THE UK has lowered the salary threshold to settle in the country to £25,600 for skilled migrants from £35,800 under the new rules for Boris Johnson’s points-based immigration system effective on December 1.
Unskilled migrants on salaries of just £20,480 but with enough points to be allowed into the UK to plug gaps in jobs where there is a shortage of workers, will also be entitled to settle in Britain after six years and become citizens.
Under the current system, introduced by then home secretary Theresa May in 2011, migrant workers have had to leave the UK after six years unless they earned £35,800 a year.
Besides, the government ditched net migration targets under the new scheme, reported The Telegraph.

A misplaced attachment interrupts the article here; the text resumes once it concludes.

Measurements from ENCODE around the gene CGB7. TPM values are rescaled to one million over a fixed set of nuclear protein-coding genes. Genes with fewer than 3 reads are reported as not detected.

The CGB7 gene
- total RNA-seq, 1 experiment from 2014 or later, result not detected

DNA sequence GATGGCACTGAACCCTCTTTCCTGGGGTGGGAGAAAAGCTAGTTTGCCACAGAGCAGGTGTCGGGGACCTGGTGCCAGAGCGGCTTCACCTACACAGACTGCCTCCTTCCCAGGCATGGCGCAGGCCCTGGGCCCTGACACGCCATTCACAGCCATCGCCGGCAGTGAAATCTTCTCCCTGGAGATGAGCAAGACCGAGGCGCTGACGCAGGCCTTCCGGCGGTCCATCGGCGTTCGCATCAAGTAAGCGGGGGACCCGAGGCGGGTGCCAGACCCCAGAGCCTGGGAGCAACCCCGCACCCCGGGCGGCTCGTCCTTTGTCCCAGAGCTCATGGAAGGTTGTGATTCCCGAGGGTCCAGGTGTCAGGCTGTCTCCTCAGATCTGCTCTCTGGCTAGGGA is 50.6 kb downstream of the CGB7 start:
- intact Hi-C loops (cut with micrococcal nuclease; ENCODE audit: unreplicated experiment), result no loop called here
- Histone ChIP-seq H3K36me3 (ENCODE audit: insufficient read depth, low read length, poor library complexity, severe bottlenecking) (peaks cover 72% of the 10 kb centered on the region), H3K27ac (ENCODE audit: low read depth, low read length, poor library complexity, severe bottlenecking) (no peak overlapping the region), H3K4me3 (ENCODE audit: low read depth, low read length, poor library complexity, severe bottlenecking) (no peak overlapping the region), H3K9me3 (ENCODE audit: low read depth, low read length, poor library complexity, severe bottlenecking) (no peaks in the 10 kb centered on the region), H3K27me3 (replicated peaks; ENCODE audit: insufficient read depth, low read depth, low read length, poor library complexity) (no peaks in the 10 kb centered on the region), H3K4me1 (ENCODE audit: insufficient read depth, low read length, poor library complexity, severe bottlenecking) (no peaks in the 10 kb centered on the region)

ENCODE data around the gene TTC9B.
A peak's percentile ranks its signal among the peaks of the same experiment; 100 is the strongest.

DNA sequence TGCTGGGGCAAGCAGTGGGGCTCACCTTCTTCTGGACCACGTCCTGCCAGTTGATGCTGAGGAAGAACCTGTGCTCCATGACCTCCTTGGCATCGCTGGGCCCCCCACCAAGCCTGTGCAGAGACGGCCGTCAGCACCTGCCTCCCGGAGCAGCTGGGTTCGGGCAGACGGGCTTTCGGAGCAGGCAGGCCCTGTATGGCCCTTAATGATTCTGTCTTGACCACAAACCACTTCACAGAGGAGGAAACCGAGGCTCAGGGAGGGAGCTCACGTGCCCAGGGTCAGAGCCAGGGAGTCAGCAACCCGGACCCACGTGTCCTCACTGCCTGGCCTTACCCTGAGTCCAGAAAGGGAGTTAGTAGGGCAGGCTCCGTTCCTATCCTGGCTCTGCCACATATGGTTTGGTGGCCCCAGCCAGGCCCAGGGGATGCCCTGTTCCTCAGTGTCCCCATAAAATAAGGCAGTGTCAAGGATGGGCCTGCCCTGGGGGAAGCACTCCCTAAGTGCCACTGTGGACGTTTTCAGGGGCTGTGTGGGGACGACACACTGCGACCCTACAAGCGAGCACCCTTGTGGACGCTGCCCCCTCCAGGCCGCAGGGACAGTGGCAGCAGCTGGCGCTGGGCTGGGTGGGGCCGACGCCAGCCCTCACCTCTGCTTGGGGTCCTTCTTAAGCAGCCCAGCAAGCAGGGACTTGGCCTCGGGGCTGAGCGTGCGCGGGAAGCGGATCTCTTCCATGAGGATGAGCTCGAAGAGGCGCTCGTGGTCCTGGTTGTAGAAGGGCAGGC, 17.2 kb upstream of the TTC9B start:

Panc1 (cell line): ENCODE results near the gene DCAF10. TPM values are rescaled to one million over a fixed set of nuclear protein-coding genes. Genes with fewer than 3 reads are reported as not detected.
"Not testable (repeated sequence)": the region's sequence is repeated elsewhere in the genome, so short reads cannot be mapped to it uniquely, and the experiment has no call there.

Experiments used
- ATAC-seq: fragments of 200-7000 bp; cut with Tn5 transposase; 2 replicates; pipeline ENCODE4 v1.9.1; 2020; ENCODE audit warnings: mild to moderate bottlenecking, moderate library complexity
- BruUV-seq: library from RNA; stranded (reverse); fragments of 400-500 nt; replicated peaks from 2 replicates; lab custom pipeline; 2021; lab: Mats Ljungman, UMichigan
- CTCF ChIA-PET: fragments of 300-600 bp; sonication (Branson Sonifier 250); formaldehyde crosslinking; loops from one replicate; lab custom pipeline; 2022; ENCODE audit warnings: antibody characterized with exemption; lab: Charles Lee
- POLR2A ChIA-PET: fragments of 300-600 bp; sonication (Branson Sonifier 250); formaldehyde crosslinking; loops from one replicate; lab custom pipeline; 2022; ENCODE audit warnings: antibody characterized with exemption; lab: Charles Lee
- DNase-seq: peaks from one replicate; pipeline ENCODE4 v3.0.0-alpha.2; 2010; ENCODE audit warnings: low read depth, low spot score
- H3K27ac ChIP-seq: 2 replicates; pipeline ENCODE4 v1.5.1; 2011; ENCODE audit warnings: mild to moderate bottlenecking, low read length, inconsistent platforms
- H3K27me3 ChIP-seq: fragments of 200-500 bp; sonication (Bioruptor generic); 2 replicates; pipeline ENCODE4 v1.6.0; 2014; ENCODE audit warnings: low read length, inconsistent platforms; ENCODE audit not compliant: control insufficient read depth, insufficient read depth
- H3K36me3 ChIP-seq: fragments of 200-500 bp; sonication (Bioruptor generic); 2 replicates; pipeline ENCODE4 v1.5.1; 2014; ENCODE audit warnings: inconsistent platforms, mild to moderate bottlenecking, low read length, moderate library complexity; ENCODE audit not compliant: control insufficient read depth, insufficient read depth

Rob McNeill, deputy director of Oxford University’s Migration Observatory described the new rules as “the final nail in the coffin of the net migration target”.
However, critics claimed that the change had been “sneaked in” without consultation and had bypassed scrutiny as part of the points-based immigration bill.
According to Alp Mehmet, chairman of Migration Watch UK, the change will weaken immigration control further.
“It will also reduce the incentive for employers to train British workers. To make matters worse, these major changes are being sneaked in through the back door with scant detail and a lack of advance warning,” he told The Telegraph.
“We have changed the salary threshold required for settlement from £35,800 to either the general level – £25,600 – or the going rate for the individual’s profession, whichever is higher,” said a home office spokesman.
The new post-Brexit points-based immigration system will end unskilled migration to the UK unless for a stipulated shortage job but lifts the cap on skilled workers to from both the EU and rest of the world.